The number of cases of whooping cough has been rising sharply in Belgium over the last few months. Infants are the most at risk of both catching the disease and dying from it. Blood tests have now shown that the risk of toddlers catching whooping cough is greatly reduced if the mother gets vaccinated against the disease during pregnancy, writes Flemish daily De Standaard on Friday. While in the womb, the foetus received antibodies against the disease which are strong enough to protect the child until it is able to get vaccinated. The findings come from the results of a study of Flemish women and children which was presented at the University of Antwerp on Friday on the occasion of its annual symposium on immunisation.
In early February, recent figures released by Wallonia-Brussels Infectious Disease Surveillance Unit indicate that some 823 cases of whooping cough were reported in Wallonia in 2014, compared to 110 in 2012. In Flanders, the number of cases was 1,055 last year, about 7 times more than three years previously. The most affected age group is non-vaccinated newborns for whom the disease can be fatal, says De Standaard.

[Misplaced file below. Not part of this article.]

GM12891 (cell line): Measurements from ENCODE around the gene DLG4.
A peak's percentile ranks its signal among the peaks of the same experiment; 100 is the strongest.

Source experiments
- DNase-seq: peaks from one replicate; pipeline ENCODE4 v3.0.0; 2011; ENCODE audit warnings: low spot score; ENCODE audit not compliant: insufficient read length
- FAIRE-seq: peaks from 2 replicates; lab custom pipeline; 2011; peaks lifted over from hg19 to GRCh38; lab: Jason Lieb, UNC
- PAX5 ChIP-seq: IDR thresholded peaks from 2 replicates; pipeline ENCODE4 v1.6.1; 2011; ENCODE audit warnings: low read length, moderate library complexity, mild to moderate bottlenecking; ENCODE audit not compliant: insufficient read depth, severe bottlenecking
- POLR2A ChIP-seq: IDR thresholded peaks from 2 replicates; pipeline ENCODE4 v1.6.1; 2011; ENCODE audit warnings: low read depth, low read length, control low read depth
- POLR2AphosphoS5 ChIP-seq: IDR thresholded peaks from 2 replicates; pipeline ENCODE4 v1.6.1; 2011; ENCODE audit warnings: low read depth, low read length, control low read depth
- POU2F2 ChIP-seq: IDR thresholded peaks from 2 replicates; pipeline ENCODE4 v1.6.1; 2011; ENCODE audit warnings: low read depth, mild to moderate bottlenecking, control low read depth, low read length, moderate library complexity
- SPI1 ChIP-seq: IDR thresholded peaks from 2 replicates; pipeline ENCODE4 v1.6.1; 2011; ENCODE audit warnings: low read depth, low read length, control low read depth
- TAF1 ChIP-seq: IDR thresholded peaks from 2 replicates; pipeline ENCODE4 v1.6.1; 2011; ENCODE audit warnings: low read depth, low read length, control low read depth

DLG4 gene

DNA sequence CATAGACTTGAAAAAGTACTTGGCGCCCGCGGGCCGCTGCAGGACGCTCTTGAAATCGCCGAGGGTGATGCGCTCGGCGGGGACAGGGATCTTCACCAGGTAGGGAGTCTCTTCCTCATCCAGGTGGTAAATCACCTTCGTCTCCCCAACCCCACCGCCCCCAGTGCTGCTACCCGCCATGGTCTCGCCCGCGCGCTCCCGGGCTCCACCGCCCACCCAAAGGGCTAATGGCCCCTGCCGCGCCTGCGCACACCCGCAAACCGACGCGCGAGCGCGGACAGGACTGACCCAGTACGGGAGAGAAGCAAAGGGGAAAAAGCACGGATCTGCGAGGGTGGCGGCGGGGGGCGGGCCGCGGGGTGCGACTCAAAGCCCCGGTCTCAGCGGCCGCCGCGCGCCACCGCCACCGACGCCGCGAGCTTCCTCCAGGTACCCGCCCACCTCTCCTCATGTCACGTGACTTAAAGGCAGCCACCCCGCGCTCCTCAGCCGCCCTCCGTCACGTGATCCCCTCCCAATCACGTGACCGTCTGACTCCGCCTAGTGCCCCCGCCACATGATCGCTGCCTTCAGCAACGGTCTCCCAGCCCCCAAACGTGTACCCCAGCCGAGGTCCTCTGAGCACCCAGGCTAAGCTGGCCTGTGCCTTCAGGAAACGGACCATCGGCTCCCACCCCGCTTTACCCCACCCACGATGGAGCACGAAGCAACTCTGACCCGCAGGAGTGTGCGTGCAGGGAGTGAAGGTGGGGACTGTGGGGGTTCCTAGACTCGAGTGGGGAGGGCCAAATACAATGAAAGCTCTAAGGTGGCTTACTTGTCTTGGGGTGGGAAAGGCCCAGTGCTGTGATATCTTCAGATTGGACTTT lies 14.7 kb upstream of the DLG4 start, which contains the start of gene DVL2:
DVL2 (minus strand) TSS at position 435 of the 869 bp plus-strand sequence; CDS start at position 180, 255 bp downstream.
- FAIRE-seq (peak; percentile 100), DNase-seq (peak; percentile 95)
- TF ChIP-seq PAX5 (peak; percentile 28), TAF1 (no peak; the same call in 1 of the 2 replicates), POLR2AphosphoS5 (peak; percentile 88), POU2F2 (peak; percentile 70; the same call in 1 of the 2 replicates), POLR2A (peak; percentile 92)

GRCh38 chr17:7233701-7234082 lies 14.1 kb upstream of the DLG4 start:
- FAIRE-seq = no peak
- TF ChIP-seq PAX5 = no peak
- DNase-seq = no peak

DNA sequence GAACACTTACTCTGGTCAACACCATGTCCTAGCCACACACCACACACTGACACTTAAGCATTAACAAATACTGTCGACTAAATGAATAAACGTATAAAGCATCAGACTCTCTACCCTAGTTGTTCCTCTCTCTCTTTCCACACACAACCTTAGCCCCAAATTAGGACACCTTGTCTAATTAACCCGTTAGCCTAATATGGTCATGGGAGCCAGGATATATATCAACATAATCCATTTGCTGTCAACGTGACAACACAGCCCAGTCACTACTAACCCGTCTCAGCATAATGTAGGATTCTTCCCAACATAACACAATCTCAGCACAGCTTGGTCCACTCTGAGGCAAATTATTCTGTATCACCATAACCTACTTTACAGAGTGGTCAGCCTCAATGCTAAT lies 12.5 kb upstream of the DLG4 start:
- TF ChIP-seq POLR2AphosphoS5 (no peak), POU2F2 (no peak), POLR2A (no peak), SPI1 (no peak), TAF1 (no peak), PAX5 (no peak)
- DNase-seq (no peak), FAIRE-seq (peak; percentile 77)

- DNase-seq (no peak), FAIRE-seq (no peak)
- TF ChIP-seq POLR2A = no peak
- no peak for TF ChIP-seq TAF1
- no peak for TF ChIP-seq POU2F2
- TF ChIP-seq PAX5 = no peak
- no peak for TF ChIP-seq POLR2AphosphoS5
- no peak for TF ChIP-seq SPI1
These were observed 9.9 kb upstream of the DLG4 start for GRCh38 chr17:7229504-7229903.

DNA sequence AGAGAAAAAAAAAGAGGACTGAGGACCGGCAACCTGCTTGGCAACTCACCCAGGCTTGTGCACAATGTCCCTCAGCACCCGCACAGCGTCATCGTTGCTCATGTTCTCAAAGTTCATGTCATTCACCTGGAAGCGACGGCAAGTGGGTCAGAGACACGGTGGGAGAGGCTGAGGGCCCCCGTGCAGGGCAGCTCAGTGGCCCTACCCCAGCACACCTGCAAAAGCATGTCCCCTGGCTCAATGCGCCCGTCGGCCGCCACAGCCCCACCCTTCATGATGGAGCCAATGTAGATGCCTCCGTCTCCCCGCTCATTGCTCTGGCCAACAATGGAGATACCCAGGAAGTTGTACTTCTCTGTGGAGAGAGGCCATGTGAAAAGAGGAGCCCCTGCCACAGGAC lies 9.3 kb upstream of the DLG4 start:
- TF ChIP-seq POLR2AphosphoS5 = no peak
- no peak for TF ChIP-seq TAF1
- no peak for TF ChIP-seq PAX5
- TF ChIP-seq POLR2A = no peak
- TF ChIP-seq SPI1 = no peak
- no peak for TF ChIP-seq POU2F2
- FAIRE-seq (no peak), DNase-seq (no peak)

Babies are usually first vaccinated against whooping cough at the age of two months, but the infant is only partially protected until the next dose is administered at the age of 3 months. Between the two jabs, the infant is at risk of being contaminated by teen or adult carriers of the bacteria and for whom the symptoms are less severe than in infants. Vaccination-info.be, an information website on vaccines whose content is supervised by the NGO Question Health, states that since 2013 pregnant women in Wallonia-Brussels Federation are advised to get themselves vaccinated against whooping cough between their 24th and 32nd week of pregnancy.